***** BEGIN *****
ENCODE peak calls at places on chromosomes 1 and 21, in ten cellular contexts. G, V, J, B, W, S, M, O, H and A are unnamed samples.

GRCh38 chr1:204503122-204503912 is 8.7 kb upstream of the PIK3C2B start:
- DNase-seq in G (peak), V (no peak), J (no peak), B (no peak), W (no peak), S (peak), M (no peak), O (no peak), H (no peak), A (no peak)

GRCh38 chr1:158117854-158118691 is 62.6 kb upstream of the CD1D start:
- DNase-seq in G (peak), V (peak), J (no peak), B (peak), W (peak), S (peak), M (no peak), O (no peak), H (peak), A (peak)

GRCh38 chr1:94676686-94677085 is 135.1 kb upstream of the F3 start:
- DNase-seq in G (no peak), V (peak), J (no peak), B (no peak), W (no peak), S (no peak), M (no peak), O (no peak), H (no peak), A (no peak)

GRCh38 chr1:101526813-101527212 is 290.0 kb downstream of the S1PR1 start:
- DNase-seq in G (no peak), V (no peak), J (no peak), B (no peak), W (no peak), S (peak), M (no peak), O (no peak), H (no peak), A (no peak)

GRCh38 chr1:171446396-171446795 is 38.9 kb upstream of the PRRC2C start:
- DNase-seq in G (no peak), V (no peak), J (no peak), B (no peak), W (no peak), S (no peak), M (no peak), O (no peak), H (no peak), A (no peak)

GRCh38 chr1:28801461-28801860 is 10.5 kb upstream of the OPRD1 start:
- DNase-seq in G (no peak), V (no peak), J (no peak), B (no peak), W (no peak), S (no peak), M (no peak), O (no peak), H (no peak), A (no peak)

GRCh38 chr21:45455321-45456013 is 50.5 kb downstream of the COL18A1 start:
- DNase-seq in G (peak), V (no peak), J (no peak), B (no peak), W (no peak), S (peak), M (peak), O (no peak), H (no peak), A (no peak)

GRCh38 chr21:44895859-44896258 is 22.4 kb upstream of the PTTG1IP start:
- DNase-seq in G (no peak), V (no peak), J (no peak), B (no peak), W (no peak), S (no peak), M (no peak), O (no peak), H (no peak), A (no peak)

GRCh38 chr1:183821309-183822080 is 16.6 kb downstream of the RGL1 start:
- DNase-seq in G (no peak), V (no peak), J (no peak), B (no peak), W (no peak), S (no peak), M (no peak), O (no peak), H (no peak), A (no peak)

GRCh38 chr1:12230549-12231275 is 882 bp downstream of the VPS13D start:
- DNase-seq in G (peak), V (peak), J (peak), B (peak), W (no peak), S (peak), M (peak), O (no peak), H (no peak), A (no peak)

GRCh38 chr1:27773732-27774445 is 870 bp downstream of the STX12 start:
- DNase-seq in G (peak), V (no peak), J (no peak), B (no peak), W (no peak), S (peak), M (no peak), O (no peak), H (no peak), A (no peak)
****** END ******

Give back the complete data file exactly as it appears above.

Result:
ENCODE peak calls at places on chromosomes 1 and 21, in ten cellular contexts. G, V, J, B, W, S, M, O, H and A are unnamed samples.

GRCh38 chr1:204503122-204503912 is 8.7 kb upstream of the PIK3C2B start:
- DNase-seq in G (peak), V (no peak), J (no peak), B (no peak), W (no peak), S (peak), M (no peak), O (no peak), H (no peak), A (no peak)

GRCh38 chr1:158117854-158118691 is 62.6 kb upstream of the CD1D start:
- DNase-seq in G (peak), V (peak), J (no peak), B (peak), W (peak), S (peak), M (no peak), O (no peak), H (peak), A (peak)

GRCh38 chr1:94676686-94677085 is 135.1 kb upstream of the F3 start:
- DNase-seq in G (no peak), V (peak), J (no peak), B (no peak), W (no peak), S (no peak), M (no peak), O (no peak), H (no peak), A (no peak)

GRCh38 chr1:101526813-101527212 is 290.0 kb downstream of the S1PR1 start:
- DNase-seq in G (no peak), V (no peak), J (no peak), B (no peak), W (no peak), S (peak), M (no peak), O (no peak), H (no peak), A (no peak)

GRCh38 chr1:171446396-171446795 is 38.9 kb upstream of the PRRC2C start:
- DNase-seq in G (no peak), V (no peak), J (no peak), B (no peak), W (no peak), S (no peak), M (no peak), O (no peak), H (no peak), A (no peak)

GRCh38 chr1:28801461-28801860 is 10.5 kb upstream of the OPRD1 start:
- DNase-seq in G (no peak), V (no peak), J (no peak), B (no peak), W (no peak), S (no peak), M (no peak), O (no peak), H (no peak), A (no peak)

GRCh38 chr21:45455321-45456013 is 50.5 kb downstream of the COL18A1 start:
- DNase-seq in G (peak), V (no peak), J (no peak), B (no peak), W (no peak), S (peak), M (peak), O (no peak), H (no peak), A (no peak)

GRCh38 chr21:44895859-44896258 is 22.4 kb upstream of the PTTG1IP start:
- DNase-seq in G (no peak), V (no peak), J (no peak), B (no peak), W (no peak), S (no peak), M (no peak), O (no peak), H (no peak), A (no peak)

GRCh38 chr1:183821309-183822080 is 16.6 kb downstream of the RGL1 start:
- DNase-seq in G (no peak), V (no peak), J (no peak), B (no peak), W (no peak), S (no peak), M (no peak), O (no peak), H (no peak), A (no peak)

GRCh38 chr1:12230549-12231275 is 882 bp downstream of the VPS13D start:
- DNase-seq in G (peak), V (peak), J (peak), B (peak), W (no peak), S (peak), M (peak), O (no peak), H (no peak), A (no peak)

GRCh38 chr1:27773732-27774445 is 870 bp downstream of the STX12 start:
- DNase-seq in G (peak), V (no peak), J (no peak), B (no peak), W (no peak), S (peak), M (no peak), O (no peak), H (no peak), A (no peak)